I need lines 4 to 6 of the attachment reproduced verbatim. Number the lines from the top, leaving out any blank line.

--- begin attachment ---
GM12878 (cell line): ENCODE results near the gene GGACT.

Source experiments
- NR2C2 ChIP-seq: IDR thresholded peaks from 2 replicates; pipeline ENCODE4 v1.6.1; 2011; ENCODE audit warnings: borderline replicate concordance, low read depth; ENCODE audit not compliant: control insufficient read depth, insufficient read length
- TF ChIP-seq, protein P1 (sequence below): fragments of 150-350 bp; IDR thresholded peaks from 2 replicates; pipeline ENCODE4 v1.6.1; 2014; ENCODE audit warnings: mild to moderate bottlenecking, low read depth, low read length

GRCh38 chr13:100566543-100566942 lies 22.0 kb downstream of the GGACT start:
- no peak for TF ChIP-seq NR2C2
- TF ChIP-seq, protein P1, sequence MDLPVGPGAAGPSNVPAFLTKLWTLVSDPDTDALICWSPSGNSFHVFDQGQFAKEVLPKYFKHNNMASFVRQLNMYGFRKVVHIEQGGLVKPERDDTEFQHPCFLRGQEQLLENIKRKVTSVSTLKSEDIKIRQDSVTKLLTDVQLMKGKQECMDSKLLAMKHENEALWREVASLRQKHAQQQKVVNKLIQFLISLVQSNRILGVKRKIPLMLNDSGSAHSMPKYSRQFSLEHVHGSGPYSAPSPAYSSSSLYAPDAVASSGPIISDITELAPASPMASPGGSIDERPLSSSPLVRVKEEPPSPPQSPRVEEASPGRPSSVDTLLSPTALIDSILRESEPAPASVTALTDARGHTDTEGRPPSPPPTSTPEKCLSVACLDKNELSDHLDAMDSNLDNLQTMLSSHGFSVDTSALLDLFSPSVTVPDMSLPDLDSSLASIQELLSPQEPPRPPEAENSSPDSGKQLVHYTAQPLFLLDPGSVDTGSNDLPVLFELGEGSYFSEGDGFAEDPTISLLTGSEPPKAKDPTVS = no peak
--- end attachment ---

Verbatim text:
- TF ChIP-seq, protein P1 (sequence below): fragments of 150-350 bp; IDR thresholded peaks from 2 replicates; pipeline ENCODE4 v1.6.1; 2014; ENCODE audit warnings: mild to moderate bottlenecking, low read depth, low read length

GRCh38 chr13:100566543-100566942 lies 22.0 kb downstream of the GGACT start:
- no peak for TF ChIP-seq NR2C2